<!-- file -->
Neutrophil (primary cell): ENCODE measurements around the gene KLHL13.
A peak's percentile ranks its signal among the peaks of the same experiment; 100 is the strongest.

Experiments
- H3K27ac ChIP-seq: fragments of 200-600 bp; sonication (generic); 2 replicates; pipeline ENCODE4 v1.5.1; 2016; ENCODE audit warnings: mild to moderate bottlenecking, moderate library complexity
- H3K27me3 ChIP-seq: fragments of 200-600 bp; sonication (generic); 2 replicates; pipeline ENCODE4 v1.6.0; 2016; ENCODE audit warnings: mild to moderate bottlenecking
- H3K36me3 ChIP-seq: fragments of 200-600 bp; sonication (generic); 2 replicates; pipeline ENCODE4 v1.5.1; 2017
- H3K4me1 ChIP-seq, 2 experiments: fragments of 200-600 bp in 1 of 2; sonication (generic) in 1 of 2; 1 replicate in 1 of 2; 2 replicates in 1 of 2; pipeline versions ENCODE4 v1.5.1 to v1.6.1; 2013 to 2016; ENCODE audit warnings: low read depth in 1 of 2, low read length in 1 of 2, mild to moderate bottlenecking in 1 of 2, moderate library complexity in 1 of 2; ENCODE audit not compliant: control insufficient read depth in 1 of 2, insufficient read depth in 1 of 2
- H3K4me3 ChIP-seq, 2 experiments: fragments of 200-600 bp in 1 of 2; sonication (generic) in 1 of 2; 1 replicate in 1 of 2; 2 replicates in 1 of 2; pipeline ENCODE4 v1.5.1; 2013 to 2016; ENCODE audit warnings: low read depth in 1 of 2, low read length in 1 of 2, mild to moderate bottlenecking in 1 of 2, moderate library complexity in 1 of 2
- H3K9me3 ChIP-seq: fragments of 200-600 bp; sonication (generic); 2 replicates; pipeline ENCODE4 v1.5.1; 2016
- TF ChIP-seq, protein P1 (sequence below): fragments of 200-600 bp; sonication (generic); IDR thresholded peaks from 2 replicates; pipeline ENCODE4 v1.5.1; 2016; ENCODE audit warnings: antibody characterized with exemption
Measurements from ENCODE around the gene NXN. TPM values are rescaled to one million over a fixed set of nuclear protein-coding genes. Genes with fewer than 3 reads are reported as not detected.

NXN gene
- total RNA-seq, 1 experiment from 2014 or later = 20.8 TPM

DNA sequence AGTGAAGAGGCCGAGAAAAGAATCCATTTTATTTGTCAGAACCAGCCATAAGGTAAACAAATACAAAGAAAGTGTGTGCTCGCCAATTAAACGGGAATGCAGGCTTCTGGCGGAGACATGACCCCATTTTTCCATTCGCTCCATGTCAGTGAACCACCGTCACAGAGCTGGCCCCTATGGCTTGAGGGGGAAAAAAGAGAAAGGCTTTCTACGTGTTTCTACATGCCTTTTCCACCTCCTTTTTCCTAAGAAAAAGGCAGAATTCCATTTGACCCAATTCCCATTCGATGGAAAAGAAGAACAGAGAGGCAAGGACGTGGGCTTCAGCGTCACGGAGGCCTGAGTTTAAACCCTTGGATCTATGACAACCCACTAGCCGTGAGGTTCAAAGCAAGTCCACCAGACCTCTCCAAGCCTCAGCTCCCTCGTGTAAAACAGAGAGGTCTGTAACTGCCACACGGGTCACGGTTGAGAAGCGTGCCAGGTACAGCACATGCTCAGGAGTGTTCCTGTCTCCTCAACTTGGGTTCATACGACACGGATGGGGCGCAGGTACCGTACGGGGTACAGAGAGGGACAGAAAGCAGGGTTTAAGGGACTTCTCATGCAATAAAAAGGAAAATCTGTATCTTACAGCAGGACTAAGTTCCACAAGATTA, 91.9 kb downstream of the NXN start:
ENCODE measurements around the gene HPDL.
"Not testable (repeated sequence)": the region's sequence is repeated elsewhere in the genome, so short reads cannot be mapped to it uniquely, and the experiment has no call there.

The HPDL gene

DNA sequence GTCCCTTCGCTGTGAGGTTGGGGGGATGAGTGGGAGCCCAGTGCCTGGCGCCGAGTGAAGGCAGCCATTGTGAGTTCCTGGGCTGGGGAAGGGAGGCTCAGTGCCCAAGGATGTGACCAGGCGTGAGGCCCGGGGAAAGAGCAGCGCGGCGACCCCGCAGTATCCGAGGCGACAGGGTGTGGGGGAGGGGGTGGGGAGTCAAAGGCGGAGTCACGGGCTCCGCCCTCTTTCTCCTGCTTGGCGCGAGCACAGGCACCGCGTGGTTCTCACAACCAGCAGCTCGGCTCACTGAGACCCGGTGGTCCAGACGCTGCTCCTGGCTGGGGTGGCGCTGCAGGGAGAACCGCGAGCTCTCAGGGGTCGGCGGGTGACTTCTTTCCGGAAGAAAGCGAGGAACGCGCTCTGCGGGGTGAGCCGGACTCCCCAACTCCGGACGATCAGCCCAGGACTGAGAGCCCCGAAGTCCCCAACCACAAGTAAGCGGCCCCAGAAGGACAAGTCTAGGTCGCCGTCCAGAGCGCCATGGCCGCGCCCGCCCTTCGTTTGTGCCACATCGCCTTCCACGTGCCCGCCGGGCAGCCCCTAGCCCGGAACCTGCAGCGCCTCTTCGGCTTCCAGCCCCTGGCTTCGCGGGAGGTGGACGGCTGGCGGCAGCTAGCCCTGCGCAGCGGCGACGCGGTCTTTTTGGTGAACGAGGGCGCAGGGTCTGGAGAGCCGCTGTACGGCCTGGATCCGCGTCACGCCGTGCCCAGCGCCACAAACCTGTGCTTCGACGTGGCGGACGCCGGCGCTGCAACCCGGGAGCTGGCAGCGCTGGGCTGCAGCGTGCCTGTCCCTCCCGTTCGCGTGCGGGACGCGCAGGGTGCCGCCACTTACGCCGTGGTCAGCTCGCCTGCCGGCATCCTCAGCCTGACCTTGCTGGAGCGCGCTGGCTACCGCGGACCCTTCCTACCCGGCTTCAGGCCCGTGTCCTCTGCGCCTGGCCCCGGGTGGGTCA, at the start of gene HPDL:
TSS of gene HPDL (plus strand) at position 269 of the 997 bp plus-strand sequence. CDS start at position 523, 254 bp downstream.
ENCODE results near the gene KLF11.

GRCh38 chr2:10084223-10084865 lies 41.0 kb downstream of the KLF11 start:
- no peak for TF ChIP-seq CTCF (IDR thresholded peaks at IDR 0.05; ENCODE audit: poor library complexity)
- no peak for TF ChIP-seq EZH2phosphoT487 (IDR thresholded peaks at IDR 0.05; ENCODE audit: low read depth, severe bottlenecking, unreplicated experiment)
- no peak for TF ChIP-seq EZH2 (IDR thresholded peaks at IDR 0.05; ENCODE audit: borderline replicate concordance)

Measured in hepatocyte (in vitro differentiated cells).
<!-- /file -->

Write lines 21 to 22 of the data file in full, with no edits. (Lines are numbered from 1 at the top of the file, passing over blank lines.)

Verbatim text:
GRCh38 chr2:10084223-10084865 lies 41.0 kb downstream of the KLF11 start:
- no peak for TF ChIP-seq CTCF (IDR thresholded peaks at IDR 0.05; ENCODE audit: poor library complexity)